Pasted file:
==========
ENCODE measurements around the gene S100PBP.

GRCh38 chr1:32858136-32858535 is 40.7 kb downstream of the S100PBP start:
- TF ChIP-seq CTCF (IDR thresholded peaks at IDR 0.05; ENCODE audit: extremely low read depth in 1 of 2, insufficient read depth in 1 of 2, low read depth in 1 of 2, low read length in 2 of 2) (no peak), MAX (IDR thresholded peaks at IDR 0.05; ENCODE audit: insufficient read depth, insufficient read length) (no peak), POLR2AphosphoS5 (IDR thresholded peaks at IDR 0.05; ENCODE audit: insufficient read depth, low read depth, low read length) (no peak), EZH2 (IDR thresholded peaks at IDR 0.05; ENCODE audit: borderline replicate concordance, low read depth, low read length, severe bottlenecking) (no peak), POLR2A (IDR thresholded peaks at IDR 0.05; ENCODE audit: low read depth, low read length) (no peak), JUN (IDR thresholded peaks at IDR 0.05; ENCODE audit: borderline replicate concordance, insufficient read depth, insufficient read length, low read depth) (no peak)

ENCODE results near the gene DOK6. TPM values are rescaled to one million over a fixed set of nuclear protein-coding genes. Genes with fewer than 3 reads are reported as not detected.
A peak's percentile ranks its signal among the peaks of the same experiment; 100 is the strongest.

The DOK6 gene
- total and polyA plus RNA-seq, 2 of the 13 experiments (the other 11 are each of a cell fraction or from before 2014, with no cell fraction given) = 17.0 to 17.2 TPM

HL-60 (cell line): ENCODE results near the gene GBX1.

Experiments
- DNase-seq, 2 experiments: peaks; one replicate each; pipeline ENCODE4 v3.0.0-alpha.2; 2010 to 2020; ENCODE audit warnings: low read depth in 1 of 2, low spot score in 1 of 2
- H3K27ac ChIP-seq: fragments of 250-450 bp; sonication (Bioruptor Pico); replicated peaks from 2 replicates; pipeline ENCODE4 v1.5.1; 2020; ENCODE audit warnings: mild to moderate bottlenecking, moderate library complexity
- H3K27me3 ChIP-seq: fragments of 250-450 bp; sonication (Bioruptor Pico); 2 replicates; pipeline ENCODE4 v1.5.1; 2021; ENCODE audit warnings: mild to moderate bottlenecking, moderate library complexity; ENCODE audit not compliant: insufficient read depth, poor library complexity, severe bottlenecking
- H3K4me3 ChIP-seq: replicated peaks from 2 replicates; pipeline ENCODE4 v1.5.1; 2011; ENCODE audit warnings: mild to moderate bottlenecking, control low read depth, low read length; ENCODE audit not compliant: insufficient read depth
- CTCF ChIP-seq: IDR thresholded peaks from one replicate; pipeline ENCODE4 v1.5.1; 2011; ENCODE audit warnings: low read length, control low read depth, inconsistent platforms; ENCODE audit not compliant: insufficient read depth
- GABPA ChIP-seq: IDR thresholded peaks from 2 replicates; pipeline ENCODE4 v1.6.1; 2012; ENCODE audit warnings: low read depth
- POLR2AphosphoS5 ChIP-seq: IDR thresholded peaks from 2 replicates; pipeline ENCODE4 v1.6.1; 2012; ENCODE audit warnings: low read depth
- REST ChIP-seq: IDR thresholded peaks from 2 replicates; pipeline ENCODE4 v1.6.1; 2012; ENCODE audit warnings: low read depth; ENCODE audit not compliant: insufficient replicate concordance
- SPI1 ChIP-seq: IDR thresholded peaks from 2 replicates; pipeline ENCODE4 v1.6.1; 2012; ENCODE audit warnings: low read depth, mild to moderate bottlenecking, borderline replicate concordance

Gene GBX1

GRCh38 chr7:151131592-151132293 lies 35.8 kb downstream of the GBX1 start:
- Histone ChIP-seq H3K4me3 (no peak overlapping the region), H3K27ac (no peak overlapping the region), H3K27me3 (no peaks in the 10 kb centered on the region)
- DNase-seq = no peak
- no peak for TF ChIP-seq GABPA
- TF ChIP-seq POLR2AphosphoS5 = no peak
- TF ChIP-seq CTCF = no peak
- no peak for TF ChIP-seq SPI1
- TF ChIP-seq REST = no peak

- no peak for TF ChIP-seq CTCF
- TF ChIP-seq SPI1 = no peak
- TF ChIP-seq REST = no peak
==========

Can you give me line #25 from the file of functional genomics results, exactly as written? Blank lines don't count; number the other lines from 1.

- TF ChIP-seq CTCF = no peak